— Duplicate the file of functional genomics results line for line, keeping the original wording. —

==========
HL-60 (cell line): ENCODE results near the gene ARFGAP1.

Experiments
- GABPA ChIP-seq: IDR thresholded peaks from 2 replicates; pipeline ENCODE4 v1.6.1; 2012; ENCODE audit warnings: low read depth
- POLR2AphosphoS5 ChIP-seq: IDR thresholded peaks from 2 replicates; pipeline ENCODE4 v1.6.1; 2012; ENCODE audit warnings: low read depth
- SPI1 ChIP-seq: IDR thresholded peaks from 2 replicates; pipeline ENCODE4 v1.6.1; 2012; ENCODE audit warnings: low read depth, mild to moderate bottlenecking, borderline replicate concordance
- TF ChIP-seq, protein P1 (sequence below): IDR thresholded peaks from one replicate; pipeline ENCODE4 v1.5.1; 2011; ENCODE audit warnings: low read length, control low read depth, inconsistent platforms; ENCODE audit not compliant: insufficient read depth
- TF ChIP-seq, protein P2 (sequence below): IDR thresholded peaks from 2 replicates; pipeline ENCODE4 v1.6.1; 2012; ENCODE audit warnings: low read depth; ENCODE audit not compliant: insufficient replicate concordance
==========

HL-60 (cell line): ENCODE results near the gene ARFGAP1.

Experiments
- GABPA ChIP-seq: IDR thresholded peaks from 2 replicates; pipeline ENCODE4 v1.6.1; 2012; ENCODE audit warnings: low read depth
- POLR2AphosphoS5 ChIP-seq: IDR thresholded peaks from 2 replicates; pipeline ENCODE4 v1.6.1; 2012; ENCODE audit warnings: low read depth
- SPI1 ChIP-seq: IDR thresholded peaks from 2 replicates; pipeline ENCODE4 v1.6.1; 2012; ENCODE audit warnings: low read depth, mild to moderate bottlenecking, borderline replicate concordance
- TF ChIP-seq, protein P1 (sequence below): IDR thresholded peaks from one replicate; pipeline ENCODE4 v1.5.1; 2011; ENCODE audit warnings: low read length, control low read depth, inconsistent platforms; ENCODE audit not compliant: insufficient read depth
- TF ChIP-seq, protein P2 (sequence below): IDR thresholded peaks from 2 replicates; pipeline ENCODE4 v1.6.1; 2012; ENCODE audit warnings: low read depth; ENCODE audit not compliant: insufficient replicate concordance